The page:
Next RideCivil is 8/8 at Westlake Center, 5:30 PM

With all the (well deserved) concern over the recent Aloha Incident on this month’s Critical Mass lots of people have been wondering what they can do to promote civility, cooperation and good feelings between motorists, pedestrians and cyclists. I’m sure there are many good ideas, but please take the opportunity to demonstrate your civility on our next RideCivil ride.

Note: RideCivil doesn’t cork or block traffic, and I’m not at all clear where KPLU heard that we do. Thanks to Byron for the plug on KUOW.

Meet at: Westlake Center park
When: Starting around 5:30, but generally not departing until 6:15. Aug 8 (2nd Friday of the month)
Route, Destination, Duration and Pace: Determined by participants, including a post-ride sit down someplace with food and drink. We usually ride more than an hour at a no-body-left-behind social pace.

Last question before the break: Why? First and foremost, everybody should have the chance at a group ride downtown to show the city we’re here. RideCivil’s a chance to do this and show the city that we can get along just fine. Plus, it’s fun, safe, a great way to see the city, and meet your cycling community.

My intention with RideCivil isn’t to replace Critical Mass – Critical Mass has it’s crowd (which includes me), and it’s place, but it just doesn’t serve a lot of the cycling community. I routinely run into people who would enjoy a fun, group ride down town but don’t want to be involved in blocking traffic. Sure, there are lots of other rides you can go on but there’s something great about a friday evening, smile-and-wave (which is our main tactic by the way), wind-down ride in Seattle’s lovely down-town, especially time of year.

It’s even better that you can make cycling a bit safer for all of us (motorists, of which I’m also one, cyclists and pedestrians) by showing ourselves to be out there, in traffic. Best of all, we get the chance to show a street full of cars how to do it cooperatively and well: 2 abreast, signalling, respectfully taking the lane where we need it, yeilding to pedestrains.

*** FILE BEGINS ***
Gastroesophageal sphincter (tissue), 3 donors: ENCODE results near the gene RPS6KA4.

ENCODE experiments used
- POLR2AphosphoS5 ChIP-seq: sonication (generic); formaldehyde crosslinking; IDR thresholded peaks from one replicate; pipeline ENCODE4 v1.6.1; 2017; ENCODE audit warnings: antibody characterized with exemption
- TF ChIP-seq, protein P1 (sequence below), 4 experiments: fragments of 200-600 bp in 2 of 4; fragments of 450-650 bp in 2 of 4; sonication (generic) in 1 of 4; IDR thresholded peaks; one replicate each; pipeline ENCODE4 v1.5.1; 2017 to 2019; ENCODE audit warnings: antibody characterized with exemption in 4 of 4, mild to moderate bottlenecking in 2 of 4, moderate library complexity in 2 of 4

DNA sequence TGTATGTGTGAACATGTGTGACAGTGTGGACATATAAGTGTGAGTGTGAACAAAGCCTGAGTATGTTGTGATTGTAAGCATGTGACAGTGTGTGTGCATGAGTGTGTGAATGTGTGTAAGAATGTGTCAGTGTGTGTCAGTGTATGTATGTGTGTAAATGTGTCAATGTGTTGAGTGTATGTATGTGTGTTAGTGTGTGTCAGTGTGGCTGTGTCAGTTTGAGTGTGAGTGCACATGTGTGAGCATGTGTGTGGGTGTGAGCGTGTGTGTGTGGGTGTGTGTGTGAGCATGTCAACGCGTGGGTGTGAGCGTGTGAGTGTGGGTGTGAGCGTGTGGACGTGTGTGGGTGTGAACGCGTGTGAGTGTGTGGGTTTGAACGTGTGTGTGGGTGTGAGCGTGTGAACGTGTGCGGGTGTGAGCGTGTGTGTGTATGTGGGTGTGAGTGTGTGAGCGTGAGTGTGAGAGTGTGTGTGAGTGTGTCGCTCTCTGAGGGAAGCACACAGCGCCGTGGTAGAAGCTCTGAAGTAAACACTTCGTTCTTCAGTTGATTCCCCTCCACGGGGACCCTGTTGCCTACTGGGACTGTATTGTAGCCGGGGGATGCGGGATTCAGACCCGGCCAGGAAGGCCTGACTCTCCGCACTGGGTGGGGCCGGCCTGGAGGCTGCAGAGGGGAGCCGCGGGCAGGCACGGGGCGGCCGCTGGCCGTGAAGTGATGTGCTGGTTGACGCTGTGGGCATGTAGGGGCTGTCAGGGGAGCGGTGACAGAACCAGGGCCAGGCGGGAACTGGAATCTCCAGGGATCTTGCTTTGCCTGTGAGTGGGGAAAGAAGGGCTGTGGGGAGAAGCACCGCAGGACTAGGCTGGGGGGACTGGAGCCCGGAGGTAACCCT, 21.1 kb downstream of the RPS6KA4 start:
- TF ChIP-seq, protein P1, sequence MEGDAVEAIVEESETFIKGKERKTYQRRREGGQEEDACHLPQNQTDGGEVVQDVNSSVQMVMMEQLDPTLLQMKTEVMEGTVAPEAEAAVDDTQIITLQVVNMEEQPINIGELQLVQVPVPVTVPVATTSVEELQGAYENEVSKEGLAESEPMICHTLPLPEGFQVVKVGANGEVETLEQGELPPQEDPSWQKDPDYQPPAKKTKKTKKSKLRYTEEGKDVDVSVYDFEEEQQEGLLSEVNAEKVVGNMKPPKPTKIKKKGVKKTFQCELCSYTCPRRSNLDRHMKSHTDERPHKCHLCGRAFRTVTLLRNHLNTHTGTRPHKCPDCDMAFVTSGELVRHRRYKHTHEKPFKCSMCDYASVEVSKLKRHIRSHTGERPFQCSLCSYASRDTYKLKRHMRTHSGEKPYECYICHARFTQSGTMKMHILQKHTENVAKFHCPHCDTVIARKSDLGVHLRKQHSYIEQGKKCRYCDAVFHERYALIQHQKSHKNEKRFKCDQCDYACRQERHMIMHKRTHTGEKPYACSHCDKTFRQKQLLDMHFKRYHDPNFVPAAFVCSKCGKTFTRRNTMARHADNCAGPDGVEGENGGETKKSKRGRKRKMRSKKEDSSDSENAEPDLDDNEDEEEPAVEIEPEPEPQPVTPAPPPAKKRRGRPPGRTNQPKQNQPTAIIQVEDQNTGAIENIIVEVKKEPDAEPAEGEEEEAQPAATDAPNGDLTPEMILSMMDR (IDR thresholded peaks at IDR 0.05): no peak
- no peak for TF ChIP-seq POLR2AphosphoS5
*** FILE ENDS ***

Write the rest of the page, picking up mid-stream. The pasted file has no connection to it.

Looking forward to seeing you there!



6 Comments

How many people have historically shown up for Ride Civil?  If it’s more than 1 block worth of 2 abreast cyclists, how do you deal with the red lights?  Do groups just get separated?

A handful at first, then a dozen, and we’re expecting more. If the group is large at the next one, we’ll split up into smaller, 12 person groups.

Historically we’ve had a pretty low turnout, I’m expecting more this month—maybe enough to get us into tricky territory. We’ve got a couple good ride leaders confirmed for the ride, and we’ll be coordinating before hand to set up a strategy.

If you’re interested in helping to lead, drop me a note at .(JavaScript must be enabled to view this email address)

Hello Seattle Cyclists, Friends, Critical Mass Riders and Allies,

Let’s find the truth!  Let’s work together for road justice!

*MEETING TO SUPPORT CRITICAL MASS*
*Sunday, August 3rd 6pm *
*20/20 Cycles, 2020 E Union St*

The Bikery invites you to a public meeting to discuss support for
Critical mass Riders traumatized and injured in Friday’s attack and
aid for riders targetted by the police.  Witnesses and participants
are particularly invited to come and share their stories.  If you are
not comfortable coming forward but would still like to share your
story you can have a statement read for you.  This is not a press
conference.  Refreshments will be provided.

Through collaborative, hands on education on bikes and biking, the
Bikerycultivates the personal, social, and environmental benefits of
bicycling.

The Bikery does not organize Seattle Critical Mass.  The Bikery does
not claim to speak for Seattle Critical Mass.  The Bikery is dedicated
to improving Seattle’s rich bicycle culture and supporting Seattle
cyclists in trouble.

Also, from: seattlelikesbikes.org

Feel free to forward this on to anyone who maybe interested


“Seattle Critical Mass Incident”

On July 25th , a car driver tried to pull out from where he was parked
mid-block and pulled into a group of people on bicycles. For the
safety of the group, some people tried to stop the car. Frustrated at
being late for a dinner reservation, the driver yelled at the cyclists
and then drove directly into them, pinning one of them under his car
and throwing another on top of the car. He then attempted to flee the
scene.

Enraged fellow cyclists then attacked and damaged the motorist’s
car. The cyclists who attacked the car are being (rightly, in our
opinion) prosecuted. So far, the the driver is not facing even so much
as a reckless driving citation.

This is a travesty. It appeared that the driver was trying to kill.

Please consider contacting City Councilmember Tim Burgess
and City Attorney Thomas Carr
and urge them to prosecute.”

I really regret that my work schedule doesn’t allow me to be in Seattle before 7:30 at the earliest, or I would ride with you. I have longed for an alternative to Critical Mass, so I am glad to hear there is one.

If you are interested in training in conflict resolution, and replacing confrontation with connection, please see (in Seattle area) www.nwcompass.org , nationally the website is www.cnvc.org .

Thanks,

Paul

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